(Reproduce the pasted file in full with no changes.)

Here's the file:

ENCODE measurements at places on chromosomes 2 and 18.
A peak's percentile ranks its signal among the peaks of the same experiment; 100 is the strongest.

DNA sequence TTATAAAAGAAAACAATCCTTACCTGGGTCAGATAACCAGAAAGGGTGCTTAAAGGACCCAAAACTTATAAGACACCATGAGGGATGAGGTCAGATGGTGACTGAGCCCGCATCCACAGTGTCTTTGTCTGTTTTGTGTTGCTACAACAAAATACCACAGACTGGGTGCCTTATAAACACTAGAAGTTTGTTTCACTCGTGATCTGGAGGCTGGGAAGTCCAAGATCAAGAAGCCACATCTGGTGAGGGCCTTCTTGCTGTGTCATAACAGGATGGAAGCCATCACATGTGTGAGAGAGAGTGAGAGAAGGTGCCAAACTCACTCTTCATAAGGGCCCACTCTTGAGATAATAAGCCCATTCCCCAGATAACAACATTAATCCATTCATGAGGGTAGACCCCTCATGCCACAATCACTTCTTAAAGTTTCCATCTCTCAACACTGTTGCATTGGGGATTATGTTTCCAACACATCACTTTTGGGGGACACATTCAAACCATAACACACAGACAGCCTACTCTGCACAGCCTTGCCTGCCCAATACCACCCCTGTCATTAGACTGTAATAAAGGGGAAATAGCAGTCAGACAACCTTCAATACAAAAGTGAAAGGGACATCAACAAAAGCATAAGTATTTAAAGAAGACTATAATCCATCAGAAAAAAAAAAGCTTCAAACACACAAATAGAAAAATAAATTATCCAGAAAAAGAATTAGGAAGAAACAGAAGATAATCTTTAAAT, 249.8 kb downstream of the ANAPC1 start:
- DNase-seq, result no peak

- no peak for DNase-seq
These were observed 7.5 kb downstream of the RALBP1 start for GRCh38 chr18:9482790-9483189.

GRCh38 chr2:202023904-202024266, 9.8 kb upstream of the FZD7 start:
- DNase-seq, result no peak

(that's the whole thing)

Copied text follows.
ENCODE measurements at places on chromosomes 2 and 18.
A peak's percentile ranks its signal among the peaks of the same experiment; 100 is the strongest.

DNA sequence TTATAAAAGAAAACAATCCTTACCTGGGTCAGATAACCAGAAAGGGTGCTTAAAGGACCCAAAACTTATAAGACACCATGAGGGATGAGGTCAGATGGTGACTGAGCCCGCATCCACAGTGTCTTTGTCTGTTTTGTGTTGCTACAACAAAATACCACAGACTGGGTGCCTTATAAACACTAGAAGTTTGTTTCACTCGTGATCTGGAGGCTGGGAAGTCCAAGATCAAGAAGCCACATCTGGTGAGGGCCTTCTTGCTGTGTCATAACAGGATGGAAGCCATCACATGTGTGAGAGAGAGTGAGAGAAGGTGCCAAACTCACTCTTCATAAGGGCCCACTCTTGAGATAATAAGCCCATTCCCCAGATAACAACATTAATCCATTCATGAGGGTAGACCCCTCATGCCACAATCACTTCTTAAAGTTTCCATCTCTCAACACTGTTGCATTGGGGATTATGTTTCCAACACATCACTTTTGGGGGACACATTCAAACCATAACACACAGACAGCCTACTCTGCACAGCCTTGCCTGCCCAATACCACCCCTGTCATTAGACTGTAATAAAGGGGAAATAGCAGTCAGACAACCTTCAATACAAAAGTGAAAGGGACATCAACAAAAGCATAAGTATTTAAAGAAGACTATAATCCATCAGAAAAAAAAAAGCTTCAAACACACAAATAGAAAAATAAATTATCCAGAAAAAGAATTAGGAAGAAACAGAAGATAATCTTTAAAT, 249.8 kb downstream of the ANAPC1 start:
- DNase-seq, result no peak

- no peak for DNase-seq
These were observed 7.5 kb downstream of the RALBP1 start for GRCh38 chr18:9482790-9483189.

GRCh38 chr2:202023904-202024266, 9.8 kb upstream of the FZD7 start:
- DNase-seq, result no peak